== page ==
Ashleigh Thomas

Ashleigh joined Henderson Loggie in 2007 and trained and qualified as a Chartered Accountant in 2010.  After a short time away gaining experience in business support and accounting she returned in 2016 and now manages the accounting and business solutions department providing accounting and independent examination services to clients including sole traders, partnerships, companies and charities across various sectors.

Ashleigh oversees the provision of various accounting services to our clients including the preparation of statutory accounts, preparation and review of management accounts, VAT returns, bookkeeping, budgeting, forecasting and payroll.  She is also responsible for overseeing various company secretarial responsibilities.

Ashleigh is a certified Xero user and also has experience with other accounting packages including Sage, KashFlow, FreeAgent and Quickbooks.

Ashleigh is a key member of the firm’s Agriculture & Rural and Games & Digital Sector Teams. Ashleigh enjoys working across a diverse range of sectors and her clients value the cross sector experience she brings.

Should I set up my business as a Sole Trader or a Limited Company? (Pros & Cons)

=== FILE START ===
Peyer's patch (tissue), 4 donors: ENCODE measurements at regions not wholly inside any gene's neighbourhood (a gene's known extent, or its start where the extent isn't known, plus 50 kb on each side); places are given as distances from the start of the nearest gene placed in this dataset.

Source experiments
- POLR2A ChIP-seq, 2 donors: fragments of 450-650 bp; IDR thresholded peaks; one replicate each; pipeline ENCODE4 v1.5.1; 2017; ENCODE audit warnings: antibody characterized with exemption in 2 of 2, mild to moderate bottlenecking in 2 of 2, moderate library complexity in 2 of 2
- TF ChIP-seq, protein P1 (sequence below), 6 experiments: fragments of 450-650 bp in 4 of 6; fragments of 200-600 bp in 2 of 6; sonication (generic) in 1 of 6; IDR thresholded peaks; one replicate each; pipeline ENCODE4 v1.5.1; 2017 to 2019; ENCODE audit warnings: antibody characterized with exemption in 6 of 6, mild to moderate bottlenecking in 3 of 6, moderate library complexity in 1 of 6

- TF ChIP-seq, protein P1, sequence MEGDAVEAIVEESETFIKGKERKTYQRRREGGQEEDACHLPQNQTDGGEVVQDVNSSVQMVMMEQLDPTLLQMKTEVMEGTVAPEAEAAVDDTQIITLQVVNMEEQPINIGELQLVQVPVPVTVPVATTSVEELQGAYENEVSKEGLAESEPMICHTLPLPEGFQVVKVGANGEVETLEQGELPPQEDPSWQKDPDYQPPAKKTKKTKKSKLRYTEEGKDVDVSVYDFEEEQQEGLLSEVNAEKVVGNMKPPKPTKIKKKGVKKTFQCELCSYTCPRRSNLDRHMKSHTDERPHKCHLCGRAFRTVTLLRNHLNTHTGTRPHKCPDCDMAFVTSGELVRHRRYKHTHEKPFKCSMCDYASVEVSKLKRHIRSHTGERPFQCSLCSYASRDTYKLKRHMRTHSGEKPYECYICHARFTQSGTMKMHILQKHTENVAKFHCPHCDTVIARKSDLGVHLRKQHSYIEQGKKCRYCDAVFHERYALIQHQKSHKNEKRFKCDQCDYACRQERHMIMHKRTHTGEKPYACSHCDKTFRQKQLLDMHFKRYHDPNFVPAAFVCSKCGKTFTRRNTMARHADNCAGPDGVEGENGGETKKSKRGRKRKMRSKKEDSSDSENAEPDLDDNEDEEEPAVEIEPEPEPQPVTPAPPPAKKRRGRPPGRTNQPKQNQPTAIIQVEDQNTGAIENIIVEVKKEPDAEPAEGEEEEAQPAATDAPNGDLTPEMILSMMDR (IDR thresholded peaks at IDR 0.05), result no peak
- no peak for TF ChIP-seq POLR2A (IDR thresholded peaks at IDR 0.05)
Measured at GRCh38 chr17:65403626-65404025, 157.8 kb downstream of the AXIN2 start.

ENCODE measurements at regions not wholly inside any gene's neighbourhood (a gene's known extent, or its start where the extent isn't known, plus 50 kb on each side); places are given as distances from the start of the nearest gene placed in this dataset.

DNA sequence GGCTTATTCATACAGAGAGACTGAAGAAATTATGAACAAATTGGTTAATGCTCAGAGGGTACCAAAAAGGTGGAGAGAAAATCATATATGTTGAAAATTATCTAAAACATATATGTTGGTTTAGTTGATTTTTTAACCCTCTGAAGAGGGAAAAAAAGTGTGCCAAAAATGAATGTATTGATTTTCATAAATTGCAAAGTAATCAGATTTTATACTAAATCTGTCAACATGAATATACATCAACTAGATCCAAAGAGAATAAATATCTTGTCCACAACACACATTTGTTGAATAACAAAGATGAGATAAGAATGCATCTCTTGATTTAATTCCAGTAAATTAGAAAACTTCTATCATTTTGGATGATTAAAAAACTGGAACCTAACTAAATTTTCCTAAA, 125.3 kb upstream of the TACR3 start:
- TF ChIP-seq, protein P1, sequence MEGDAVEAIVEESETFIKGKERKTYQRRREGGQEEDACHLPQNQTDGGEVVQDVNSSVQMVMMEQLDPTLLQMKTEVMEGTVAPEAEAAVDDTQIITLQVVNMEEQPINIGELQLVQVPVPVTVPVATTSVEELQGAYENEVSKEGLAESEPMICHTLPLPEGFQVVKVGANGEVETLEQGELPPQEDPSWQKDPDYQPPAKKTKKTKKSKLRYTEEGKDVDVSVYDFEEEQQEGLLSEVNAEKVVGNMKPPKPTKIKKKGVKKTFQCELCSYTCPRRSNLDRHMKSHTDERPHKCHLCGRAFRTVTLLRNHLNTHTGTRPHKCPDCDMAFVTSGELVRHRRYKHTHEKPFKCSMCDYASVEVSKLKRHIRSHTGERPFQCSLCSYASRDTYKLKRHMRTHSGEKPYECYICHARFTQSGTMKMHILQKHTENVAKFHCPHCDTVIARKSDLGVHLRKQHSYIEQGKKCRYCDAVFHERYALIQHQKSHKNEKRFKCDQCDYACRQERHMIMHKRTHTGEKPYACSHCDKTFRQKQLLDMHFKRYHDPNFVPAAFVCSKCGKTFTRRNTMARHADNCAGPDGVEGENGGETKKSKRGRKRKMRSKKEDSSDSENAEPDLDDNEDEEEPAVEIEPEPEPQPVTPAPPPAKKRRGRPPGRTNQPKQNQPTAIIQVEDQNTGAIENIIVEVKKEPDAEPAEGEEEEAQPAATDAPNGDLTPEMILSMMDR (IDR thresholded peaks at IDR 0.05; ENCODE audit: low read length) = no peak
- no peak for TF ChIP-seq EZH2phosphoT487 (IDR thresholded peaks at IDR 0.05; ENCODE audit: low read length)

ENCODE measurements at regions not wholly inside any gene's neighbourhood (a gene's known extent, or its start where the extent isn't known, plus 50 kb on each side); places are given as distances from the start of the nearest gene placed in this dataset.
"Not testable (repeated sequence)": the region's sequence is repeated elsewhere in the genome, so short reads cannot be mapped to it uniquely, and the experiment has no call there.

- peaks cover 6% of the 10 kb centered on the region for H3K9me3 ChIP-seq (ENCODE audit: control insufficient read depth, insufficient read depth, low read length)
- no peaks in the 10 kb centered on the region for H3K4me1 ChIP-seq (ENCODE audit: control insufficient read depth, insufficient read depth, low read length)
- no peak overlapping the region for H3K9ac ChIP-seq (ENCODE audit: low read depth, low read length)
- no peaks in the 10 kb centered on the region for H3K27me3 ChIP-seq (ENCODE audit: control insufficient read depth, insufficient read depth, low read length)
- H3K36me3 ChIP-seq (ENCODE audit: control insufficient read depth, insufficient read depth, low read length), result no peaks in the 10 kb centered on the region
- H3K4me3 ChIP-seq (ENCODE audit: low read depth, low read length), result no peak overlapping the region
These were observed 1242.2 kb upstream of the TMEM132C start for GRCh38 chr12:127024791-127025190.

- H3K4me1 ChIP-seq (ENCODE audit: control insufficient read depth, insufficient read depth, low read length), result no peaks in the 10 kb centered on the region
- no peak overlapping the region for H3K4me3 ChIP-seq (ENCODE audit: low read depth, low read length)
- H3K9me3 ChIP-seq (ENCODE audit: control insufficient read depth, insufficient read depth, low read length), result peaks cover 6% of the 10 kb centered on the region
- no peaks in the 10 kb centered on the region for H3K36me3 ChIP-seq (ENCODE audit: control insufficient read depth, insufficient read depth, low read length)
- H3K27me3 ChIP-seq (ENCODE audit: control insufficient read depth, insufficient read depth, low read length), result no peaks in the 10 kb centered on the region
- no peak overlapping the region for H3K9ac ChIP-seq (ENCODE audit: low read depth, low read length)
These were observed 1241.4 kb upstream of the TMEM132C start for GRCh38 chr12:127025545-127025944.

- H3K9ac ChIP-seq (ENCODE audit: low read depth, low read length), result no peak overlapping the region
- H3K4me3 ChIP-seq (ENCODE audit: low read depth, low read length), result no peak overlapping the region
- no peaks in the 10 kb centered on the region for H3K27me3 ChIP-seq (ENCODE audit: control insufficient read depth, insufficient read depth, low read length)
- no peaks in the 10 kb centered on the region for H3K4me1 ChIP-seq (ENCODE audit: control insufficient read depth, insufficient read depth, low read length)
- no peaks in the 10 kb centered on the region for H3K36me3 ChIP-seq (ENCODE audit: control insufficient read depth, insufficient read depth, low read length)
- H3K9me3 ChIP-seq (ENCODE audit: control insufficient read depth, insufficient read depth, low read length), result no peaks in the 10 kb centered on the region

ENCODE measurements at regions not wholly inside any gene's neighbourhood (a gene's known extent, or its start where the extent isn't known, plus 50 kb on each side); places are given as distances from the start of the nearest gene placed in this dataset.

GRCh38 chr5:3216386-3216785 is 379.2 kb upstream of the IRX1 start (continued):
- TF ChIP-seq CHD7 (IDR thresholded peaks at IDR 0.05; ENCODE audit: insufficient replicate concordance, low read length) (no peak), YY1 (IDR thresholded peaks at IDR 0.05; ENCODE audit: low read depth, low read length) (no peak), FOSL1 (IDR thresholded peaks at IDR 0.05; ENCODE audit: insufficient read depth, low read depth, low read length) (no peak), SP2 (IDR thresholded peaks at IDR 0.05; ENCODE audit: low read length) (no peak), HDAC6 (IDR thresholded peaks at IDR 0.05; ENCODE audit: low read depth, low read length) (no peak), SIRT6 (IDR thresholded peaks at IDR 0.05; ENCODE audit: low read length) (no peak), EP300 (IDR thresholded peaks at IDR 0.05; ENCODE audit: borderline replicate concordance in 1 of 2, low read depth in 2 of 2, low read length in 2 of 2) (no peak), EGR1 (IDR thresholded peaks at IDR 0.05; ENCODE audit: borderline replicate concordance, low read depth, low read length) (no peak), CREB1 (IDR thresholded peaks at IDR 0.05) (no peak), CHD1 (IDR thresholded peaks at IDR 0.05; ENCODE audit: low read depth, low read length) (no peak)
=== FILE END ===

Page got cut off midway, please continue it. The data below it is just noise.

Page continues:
Are you thinking about starting your business but are unsure about whether to set up as a Sole Trader or a Limited Company?

In this short video Debbie Gallacher, Accounts Manager here at Henderson Loggie, shares with you some of the advantages and disadvantages of both of these options.

Covered in this video:

✅ Sole Trader Advantages & Disadvantages
✅ Limited Company Advantages & Disadvantages

If you have any queries, or you are unsure what to do, please feel free to contact Debbie directly by email at debbie.gallacher@hlca.co.uk


I often meet with startup businesses who are really excited about their new venture and one question I often get asked is, “Should I set my business up as a sole trader or a limited company?” I’m not going to go through all the pros and cons and I’m not here to say which is the best option as this will depend upon your personal circumstances and how you want to run your business.

Sole Trader Advantages & Disadvantages